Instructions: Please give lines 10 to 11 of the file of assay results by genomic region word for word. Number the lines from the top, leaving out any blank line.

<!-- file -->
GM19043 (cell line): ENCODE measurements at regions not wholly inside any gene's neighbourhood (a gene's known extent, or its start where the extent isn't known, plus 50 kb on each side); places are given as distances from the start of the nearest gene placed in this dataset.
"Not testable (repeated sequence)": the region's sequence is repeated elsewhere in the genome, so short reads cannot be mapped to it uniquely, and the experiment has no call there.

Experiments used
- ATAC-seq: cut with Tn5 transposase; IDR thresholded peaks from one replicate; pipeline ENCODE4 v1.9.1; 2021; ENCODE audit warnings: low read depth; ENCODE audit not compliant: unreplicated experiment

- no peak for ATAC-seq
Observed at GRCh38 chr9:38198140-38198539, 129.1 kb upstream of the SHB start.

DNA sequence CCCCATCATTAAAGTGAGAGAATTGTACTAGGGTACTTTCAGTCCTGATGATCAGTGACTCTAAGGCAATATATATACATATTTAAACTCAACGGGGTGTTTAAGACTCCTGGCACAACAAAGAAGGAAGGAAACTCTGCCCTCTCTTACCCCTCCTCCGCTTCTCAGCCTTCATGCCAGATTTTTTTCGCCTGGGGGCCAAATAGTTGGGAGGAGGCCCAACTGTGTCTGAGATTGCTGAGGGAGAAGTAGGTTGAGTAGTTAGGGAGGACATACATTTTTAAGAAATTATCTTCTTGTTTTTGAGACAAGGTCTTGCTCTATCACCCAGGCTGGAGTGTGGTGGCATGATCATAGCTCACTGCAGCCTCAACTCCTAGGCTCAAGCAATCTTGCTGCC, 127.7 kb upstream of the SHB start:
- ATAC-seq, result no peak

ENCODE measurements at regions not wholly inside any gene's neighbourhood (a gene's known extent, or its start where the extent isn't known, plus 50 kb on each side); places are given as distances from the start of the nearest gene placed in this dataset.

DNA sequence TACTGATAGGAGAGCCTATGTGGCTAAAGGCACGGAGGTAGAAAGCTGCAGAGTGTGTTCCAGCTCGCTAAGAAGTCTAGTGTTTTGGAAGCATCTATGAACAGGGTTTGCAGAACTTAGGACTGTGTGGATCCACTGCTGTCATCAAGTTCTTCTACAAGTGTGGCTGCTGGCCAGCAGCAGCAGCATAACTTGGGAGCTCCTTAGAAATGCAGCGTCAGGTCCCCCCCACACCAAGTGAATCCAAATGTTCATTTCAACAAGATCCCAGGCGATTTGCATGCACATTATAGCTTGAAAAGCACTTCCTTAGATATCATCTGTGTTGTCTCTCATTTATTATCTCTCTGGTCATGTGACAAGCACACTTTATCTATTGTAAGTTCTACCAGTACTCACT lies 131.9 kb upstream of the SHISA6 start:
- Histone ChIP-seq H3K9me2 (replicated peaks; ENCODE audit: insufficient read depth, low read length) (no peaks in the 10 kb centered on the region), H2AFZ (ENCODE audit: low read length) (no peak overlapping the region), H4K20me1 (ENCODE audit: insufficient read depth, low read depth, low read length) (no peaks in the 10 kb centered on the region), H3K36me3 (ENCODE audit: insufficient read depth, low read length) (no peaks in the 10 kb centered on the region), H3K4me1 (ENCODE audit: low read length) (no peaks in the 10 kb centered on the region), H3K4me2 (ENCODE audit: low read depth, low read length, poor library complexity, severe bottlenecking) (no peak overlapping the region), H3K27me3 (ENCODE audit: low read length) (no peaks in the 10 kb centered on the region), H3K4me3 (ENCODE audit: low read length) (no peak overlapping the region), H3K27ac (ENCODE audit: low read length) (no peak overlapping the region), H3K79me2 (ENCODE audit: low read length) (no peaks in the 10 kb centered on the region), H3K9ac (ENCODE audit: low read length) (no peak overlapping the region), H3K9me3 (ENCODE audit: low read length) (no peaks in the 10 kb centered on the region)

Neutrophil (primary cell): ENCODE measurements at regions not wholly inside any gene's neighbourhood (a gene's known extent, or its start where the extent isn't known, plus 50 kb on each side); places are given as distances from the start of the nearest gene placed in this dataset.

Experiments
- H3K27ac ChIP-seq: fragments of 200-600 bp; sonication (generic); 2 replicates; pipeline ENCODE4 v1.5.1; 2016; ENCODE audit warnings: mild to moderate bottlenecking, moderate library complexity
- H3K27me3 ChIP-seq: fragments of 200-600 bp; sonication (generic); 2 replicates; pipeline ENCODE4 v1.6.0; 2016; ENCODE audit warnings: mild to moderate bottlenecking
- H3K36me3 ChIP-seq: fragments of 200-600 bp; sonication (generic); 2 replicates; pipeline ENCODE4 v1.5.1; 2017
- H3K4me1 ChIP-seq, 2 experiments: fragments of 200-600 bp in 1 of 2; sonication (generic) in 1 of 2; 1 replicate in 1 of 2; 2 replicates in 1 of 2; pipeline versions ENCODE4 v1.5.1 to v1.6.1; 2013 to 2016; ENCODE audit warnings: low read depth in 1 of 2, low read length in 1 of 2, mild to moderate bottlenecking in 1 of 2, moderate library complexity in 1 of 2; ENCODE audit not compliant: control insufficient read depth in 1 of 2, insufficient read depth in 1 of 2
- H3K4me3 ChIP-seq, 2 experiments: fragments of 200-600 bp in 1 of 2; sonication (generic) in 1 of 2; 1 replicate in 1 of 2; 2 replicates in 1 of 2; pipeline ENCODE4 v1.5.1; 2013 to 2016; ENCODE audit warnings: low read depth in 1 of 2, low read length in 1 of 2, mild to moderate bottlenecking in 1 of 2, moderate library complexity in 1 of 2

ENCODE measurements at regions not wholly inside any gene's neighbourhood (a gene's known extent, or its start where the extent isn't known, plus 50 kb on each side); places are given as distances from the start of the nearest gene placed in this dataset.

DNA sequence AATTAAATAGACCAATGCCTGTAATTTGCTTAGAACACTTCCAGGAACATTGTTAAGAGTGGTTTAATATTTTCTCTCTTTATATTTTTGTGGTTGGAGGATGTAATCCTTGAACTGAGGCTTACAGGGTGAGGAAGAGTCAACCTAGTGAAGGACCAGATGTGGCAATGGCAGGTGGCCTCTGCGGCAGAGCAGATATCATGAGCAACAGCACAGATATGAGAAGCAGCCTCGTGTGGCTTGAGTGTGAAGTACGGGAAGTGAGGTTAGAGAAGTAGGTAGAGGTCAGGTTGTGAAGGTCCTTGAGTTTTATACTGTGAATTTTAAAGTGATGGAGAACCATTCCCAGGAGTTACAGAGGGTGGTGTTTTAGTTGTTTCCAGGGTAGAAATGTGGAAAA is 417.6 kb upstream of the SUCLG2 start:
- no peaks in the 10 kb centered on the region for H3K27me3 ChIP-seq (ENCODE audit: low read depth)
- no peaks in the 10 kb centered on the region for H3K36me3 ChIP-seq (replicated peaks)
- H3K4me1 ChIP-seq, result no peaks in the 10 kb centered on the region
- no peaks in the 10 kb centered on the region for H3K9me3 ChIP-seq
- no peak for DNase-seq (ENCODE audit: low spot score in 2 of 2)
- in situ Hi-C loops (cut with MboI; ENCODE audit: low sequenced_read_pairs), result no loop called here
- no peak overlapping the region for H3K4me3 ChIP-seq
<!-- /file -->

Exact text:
DNA sequence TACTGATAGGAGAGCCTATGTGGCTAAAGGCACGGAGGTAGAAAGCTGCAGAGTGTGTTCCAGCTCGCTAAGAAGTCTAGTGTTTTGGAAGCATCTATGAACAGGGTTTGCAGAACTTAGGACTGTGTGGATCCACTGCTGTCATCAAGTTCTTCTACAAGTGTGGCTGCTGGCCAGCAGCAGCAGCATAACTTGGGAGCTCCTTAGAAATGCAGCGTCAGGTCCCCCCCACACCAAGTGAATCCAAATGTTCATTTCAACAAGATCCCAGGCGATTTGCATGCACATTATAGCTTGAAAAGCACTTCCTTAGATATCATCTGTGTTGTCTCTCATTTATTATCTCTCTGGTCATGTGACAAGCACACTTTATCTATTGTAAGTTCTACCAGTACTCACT lies 131.9 kb upstream of the SHISA6 start:
- Histone ChIP-seq H3K9me2 (replicated peaks; ENCODE audit: insufficient read depth, low read length) (no peaks in the 10 kb centered on the region), H2AFZ (ENCODE audit: low read length) (no peak overlapping the region), H4K20me1 (ENCODE audit: insufficient read depth, low read depth, low read length) (no peaks in the 10 kb centered on the region), H3K36me3 (ENCODE audit: insufficient read depth, low read length) (no peaks in the 10 kb centered on the region), H3K4me1 (ENCODE audit: low read length) (no peaks in the 10 kb centered on the region), H3K4me2 (ENCODE audit: low read depth, low read length, poor library complexity, severe bottlenecking) (no peak overlapping the region), H3K27me3 (ENCODE audit: low read length) (no peaks in the 10 kb centered on the region), H3K4me3 (ENCODE audit: low read length) (no peak overlapping the region), H3K27ac (ENCODE audit: low read length) (no peak overlapping the region), H3K79me2 (ENCODE audit: low read length) (no peaks in the 10 kb centered on the region), H3K9ac (ENCODE audit: low read length) (no peak overlapping the region), H3K9me3 (ENCODE audit: low read length) (no peaks in the 10 kb centered on the region)